Hubbard Park Place — Not Your Typical Mixed-Use Development
by Jonathan Spiker, PE
Hubbard Park Place, a mixed-use development in the Short North, is in the final stage of construction as it prepares to open this summer. The development features 101 apartments, 12,000 sq. ft. of office space, 145 underground parking spaces and a magnificent rooftop pool. Victorian elements characterize the buildings and reflect the aesthetic of the neighborhood.
The tower portion of the development includes five levels of residential units over one level of office space, which is over two levels of parking. An 8,000 sq. ft. second-floor courtyard sits in the center of the site separating the tower from two, four-story residential buildings sitting over one level of parking.
At first this project sounds like any other mixed-use project, but what made it particularly challenging, from a structural perspective, is that design requirements called for a low-rise building, with a 75’ maximum height. This was also important in controlling cost. The first step in meeting the height restriction was to minimize the structure depth to allow 10’-4” floor-to-floor heights while maintain 9’-0” ceilings on the residential floors, with the office level having similar constraints.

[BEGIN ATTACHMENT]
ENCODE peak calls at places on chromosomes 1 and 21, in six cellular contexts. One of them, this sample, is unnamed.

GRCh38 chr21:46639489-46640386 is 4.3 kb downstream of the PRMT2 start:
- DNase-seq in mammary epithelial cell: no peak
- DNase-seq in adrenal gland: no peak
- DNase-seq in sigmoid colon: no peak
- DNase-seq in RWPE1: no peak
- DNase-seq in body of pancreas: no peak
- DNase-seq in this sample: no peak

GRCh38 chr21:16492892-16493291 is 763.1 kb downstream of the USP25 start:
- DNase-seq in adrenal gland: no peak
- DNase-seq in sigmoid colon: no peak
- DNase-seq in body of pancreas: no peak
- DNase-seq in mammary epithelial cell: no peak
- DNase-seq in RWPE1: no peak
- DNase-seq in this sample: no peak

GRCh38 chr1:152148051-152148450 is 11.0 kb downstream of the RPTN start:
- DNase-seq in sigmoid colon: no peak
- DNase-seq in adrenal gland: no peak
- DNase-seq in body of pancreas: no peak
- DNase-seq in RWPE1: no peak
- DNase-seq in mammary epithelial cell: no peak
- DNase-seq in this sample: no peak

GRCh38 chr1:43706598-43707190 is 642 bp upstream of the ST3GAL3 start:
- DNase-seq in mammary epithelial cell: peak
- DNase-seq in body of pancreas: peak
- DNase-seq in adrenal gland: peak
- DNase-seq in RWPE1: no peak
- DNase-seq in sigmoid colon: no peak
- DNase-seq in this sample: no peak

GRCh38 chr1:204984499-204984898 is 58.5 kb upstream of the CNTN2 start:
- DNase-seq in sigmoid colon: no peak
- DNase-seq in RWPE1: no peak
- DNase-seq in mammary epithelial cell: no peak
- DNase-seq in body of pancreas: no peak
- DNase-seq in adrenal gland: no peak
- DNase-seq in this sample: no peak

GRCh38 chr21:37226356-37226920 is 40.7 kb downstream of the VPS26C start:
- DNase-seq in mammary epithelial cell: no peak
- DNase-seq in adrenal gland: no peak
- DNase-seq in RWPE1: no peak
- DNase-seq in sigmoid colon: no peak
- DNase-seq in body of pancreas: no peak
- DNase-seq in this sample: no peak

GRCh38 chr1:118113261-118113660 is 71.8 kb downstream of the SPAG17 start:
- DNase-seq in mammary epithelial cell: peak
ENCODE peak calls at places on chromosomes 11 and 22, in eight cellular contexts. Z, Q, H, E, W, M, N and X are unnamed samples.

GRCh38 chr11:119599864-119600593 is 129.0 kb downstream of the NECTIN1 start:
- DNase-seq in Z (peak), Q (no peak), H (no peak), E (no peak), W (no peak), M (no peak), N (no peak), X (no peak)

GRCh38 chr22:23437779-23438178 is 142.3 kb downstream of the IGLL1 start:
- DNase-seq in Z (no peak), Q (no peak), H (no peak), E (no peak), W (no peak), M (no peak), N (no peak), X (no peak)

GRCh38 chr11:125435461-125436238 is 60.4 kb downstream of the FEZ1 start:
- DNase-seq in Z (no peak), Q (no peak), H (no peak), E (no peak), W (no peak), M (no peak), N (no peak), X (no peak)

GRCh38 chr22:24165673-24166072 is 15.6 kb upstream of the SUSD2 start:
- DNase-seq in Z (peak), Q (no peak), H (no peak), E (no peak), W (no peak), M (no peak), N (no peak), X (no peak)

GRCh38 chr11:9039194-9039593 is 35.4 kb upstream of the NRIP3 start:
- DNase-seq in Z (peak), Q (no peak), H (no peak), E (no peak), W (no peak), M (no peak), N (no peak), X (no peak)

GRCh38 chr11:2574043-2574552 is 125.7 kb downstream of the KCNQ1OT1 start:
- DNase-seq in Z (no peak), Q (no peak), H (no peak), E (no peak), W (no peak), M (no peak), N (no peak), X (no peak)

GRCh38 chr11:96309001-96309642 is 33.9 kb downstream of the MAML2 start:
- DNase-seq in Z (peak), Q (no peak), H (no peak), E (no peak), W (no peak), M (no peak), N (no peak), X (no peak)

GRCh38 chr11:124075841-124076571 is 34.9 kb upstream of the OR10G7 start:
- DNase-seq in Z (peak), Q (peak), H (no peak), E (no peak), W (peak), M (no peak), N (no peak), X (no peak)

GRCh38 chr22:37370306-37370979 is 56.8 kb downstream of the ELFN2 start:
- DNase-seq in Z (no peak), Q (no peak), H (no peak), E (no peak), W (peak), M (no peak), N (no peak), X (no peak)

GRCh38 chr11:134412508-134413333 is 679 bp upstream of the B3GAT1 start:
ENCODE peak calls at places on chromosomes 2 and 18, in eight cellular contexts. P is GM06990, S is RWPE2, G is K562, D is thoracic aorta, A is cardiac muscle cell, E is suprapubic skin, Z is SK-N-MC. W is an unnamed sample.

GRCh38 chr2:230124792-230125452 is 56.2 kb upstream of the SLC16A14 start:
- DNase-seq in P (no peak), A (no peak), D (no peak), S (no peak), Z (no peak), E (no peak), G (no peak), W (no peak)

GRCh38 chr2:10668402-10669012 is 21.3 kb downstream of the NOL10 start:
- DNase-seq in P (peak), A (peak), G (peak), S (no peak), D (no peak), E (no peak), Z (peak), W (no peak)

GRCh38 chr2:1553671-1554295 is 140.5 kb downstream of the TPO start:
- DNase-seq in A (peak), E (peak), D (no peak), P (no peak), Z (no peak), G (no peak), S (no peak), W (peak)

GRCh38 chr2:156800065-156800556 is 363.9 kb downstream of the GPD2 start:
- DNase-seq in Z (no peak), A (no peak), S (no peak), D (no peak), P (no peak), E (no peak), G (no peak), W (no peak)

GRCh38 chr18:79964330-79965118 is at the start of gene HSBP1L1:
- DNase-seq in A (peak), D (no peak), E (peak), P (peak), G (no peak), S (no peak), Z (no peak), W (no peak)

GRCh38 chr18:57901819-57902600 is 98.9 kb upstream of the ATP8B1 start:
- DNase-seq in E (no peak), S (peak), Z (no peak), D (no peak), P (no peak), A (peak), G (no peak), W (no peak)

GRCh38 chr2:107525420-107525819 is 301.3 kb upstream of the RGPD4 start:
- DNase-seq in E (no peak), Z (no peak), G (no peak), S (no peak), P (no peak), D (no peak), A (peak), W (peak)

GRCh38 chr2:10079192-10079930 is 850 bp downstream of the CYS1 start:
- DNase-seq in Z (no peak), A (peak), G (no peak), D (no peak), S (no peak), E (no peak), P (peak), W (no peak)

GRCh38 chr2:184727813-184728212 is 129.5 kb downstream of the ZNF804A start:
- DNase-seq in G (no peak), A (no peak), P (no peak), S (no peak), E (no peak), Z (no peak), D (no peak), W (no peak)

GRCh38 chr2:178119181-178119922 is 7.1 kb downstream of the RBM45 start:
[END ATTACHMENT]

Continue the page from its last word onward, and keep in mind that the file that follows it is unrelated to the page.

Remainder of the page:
Because of the tower’s mixed-use program, it was anticipated that multiple transfer levels would be required. However, the tight floor-to-floor requirements didn’t allow for the extra structure depth the transfers would require. Consequently, in close coordination with architect, Schooley Caldwell & Associates, Inc., we developed an irregular column grid that worked for all three uses: parking, office space, and residential units.
The final column layout for the tower resulted in a wide range of spans, including multiple expanses that exceed 30 feet. While it was challenging to maintain the minimum individual floor depth, the ability to avoid transfer levels in the tower compensated for the irregular grid layout.
For the two shorter residential buildings, where height was not as critical, varying floor plate layouts dictated the use of multiple transfer levels. This also allowed for an optimum parking layout under this area.
The final challenge in addressing the building height requirement was the design of a five-foot-deep pool on the rooftop plaza. Several design constraints increased the challenge, including maintaining the top of the pool flush with the plaza floor, and providing multiple levels of structure under the pool to satisfy strict waterproofing requirements. Because the residential units directly below the pool will derive the highest rent in the property, various design options were investigated to find a waterproofing solution.
Height constraints and the need for multiple system types, including wood, steel, masonry, conventional concrete and post-tensioned concrete made for an interesting project – one that we’re excited to see complete and become a vibrant part of the Short North landscape.
For more information on the building, please see: https://woodcompanies.com/hubbard-park-place/.